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Expedition to the Fossilized Ancestor of the Great Barrier Reef



(Image credit: ECORD/IODP.)

It looks like smooth sailing for the Greatship Maya, a research vessel that headed to the waters off the edge of the Great Barrier Reef earlier this year. The large tower in the middle of the ship is the mighty drill the researchers used to retrieve ancient, fossilized coral from the sea floor. Not all the days spent aboard the Maya were this idyllic. Monsoon season and a tropical cyclone chased the craft back toward land several times during the two-month expedition.

View Of The Drilling Derrick


(Image credit: ECORD/IODP.)

A view of the drill. To keep the massive burrowing tool steady, the ship is built to rotate and move around the drill as it bores into the sea floor. The ship's team had to keep a close eye on the weather, and give themselves plenty of time to pack up and move out of the way of approaching storms. Once the drill is fully extended, it can take a couple of hours to pull its impressive length back up inside the ship.

The shipping containers visible on deck functioned as mini-laboratories where the scientists conducted their field work during the expedition.

Seabed Template In The Moonpool


(Image credit: ECORD/IODP.)

"Moon pool" has a magical ring to it, but the the fanciful term refers to the hole in the bottom of the ship through which the Maya's powerful drill extends.

Coral Cores


(Image credit: ECORD/IODP.)

Just a small glimpse of the hundreds upon hundreds of feet of coral cores the Integrated Ocean Drilling Program (IODP)/European Consortium for Ocean Research Drilling (ECORD) expedition drilled out of the seafloor.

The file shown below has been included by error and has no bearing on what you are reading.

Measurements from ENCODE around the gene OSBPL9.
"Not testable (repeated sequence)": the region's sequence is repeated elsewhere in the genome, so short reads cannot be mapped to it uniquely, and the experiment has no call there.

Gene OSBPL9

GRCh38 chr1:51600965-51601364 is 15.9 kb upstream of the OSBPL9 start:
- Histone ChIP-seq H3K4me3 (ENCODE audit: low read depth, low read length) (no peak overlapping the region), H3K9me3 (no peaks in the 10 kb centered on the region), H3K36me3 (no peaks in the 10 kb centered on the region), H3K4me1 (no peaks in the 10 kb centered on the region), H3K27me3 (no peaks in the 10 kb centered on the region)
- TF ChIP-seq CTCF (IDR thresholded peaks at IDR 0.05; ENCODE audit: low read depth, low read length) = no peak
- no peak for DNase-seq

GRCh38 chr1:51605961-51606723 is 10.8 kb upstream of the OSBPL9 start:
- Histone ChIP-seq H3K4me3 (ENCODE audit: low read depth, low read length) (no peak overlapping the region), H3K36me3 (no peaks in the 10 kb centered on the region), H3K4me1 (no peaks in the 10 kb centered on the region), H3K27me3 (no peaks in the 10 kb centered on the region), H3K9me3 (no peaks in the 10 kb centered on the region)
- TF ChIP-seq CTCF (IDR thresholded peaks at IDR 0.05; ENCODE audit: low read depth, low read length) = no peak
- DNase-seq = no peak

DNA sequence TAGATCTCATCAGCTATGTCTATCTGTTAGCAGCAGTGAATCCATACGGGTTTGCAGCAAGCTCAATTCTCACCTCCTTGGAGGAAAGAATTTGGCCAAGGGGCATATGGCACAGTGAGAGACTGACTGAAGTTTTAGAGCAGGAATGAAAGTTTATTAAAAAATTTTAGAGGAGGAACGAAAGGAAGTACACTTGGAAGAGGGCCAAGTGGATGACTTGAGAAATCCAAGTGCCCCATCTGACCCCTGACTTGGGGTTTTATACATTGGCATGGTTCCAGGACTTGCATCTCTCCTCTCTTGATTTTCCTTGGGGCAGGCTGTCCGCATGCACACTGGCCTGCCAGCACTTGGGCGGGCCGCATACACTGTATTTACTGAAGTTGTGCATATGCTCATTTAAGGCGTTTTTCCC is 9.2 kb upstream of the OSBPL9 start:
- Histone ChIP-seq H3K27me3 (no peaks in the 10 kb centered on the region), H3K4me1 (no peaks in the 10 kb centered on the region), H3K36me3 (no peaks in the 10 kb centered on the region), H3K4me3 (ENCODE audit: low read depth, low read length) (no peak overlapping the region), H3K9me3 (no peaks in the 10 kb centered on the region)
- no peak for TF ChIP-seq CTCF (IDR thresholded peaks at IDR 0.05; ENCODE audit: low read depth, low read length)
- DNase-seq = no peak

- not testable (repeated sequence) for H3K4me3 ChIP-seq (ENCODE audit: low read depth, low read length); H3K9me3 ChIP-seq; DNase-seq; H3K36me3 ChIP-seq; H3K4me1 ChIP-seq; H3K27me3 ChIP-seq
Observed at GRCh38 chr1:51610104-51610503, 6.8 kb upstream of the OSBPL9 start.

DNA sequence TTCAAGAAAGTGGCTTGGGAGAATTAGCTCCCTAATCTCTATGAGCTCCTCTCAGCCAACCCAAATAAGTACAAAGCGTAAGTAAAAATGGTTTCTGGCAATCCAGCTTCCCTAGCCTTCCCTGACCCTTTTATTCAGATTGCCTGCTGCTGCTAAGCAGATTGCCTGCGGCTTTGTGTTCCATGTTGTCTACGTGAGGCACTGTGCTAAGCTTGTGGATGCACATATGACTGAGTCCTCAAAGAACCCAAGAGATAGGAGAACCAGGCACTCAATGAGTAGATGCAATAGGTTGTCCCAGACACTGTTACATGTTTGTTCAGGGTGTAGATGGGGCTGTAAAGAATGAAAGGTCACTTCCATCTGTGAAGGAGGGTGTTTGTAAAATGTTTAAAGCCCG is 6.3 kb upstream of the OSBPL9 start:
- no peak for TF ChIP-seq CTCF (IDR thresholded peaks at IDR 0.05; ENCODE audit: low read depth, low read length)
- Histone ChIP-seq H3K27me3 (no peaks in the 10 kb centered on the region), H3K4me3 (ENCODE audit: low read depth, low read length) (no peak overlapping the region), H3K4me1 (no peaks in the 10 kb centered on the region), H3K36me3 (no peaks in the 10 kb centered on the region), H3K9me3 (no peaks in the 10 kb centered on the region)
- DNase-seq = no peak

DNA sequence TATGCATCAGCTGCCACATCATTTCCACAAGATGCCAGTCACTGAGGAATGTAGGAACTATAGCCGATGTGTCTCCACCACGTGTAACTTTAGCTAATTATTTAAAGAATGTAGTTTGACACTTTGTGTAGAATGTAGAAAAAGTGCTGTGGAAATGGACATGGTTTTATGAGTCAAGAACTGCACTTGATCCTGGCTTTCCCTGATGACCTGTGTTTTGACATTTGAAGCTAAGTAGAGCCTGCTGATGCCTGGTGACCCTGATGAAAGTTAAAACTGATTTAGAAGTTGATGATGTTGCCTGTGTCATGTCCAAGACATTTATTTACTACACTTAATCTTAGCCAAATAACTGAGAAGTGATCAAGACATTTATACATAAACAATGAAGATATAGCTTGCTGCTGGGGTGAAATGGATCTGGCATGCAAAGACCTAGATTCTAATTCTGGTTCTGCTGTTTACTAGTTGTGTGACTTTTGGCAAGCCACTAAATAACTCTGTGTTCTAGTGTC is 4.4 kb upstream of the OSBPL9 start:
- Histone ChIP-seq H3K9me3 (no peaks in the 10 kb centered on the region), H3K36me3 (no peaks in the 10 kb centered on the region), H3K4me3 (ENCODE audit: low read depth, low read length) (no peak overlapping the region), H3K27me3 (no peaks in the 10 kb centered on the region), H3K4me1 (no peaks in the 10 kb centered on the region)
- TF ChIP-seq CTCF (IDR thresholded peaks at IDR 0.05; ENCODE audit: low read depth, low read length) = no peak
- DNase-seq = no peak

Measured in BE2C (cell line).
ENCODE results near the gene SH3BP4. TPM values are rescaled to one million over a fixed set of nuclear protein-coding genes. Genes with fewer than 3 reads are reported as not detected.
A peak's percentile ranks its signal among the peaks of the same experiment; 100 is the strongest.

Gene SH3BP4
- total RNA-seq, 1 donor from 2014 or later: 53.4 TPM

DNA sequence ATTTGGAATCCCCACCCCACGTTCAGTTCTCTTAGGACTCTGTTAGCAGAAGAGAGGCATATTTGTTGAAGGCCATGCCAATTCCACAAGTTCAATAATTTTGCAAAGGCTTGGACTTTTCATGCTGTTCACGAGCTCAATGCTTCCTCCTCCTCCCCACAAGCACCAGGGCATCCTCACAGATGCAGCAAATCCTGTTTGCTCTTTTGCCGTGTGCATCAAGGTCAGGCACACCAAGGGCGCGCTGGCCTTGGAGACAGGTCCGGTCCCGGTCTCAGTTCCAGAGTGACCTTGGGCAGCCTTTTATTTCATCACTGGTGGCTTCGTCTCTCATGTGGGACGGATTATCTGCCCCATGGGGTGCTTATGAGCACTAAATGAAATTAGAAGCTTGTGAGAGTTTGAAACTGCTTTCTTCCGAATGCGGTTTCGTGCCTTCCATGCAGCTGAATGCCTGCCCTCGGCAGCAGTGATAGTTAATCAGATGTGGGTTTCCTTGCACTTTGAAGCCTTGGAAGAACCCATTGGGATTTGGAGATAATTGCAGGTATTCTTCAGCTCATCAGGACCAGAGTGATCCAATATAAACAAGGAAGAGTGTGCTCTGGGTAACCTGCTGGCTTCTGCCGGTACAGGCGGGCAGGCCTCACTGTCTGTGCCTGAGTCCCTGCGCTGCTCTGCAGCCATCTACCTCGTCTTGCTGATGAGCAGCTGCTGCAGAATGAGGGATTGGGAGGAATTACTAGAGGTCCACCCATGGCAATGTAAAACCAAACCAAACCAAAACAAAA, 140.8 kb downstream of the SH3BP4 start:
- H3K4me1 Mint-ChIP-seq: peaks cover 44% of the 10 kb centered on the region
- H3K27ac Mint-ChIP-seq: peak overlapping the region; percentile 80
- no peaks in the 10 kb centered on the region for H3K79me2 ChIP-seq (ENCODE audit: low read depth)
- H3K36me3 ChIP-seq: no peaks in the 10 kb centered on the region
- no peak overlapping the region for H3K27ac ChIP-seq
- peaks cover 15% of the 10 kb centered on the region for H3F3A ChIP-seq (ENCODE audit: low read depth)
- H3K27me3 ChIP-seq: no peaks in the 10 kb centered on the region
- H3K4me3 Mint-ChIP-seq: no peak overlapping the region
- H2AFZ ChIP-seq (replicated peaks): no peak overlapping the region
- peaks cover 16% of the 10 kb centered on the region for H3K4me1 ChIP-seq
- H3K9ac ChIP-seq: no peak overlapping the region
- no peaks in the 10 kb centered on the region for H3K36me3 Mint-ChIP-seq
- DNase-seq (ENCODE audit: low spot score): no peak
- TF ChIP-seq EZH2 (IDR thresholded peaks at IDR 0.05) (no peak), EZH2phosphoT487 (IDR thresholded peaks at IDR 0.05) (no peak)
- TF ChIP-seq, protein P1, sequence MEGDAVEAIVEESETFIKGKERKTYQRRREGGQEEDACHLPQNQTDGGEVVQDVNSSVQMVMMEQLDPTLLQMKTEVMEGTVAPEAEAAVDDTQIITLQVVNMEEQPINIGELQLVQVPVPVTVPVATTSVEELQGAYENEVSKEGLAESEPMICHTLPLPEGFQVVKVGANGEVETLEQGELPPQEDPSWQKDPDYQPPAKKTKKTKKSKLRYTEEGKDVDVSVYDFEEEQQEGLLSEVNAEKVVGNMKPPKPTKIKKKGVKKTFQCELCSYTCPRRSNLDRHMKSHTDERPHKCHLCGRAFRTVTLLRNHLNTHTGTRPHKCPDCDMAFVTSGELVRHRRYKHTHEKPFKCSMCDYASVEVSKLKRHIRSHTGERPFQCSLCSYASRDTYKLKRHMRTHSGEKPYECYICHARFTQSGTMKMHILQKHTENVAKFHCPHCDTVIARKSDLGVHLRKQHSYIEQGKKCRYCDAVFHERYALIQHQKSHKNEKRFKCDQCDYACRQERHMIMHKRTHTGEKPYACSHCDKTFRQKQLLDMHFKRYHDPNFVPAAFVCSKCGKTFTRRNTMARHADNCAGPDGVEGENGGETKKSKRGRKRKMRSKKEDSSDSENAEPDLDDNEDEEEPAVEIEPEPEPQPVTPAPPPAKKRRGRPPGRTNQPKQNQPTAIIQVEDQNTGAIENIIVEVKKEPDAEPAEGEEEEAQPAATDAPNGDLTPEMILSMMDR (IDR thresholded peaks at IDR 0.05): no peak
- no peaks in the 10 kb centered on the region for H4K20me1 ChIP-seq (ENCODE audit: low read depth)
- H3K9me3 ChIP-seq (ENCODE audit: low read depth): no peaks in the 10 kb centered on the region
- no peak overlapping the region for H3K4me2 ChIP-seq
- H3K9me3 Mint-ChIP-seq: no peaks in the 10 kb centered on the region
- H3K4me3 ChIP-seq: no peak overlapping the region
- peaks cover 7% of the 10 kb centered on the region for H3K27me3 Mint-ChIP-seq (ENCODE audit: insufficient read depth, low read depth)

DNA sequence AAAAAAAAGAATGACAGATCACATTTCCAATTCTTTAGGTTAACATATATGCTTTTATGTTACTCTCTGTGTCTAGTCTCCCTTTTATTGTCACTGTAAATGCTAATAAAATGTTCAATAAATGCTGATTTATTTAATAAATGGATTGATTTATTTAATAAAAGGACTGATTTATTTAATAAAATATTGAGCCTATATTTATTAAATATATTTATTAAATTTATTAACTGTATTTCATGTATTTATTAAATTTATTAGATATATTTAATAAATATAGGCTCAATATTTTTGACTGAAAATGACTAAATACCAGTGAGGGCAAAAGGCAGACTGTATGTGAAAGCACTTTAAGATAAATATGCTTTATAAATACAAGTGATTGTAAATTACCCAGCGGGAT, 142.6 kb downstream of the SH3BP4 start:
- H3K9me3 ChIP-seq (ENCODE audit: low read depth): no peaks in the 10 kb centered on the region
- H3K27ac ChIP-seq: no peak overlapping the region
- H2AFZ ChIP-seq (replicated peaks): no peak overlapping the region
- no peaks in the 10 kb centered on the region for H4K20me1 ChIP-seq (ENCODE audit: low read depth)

These humble-looking fossils, formed tens of thousands of years ago, may contain the key to unlocking the truth about sea level changes dating from the middle of the last glacial period, about 20,000 years ago, up until the present time. Corals trap within their structures detailed information about ocean waters, and, through intense study of these fossilized reefs, researchers can build a plot of how everything from water temperature to water depth to the water's chemical makeup changed from year to year, even from month to month.



(Image credit: ECORD/IODP.)

Here, the bands in the coral skeletal structure are clearly visible. Expedition scientist Carol Cotterill said these bands are similar to tree rings, in that they offer up clues about changing environmental conditions.

Drill Floor And Moonpool


(Image credit: ECORD/IODP.)

Nightfall offers no respite when science calls: The drill derrick and moon pool still operate in the darkness. Scientists aboard the Maya worked in 12-hour shifts, either from noon until midnight, or from midnight until noon, for the duration of the two-month voyage.

Cotterill was assigned the midnight to noon rotation. "You have breakfast at half past 11 at night, which is slightly weird," she said.

Reef Drill Ship Sunrise


(Image credit: ECORD/IODP.)

Dawn breaks over the horizon, and the team is still working, bringing up pieces of a bygone world. The fossilized coral the researchers recovered will help tell the story of the dramatic climate changes Earth has undergone in the past, and may help improve our understanding of what further warming of the planet could portend.

Andrea Mustain was a staff writer for Live Science from 2010 to 2012. She holds a B.S. degree from Northwestern University and an M.S. degree in broadcast journalism from Columbia University.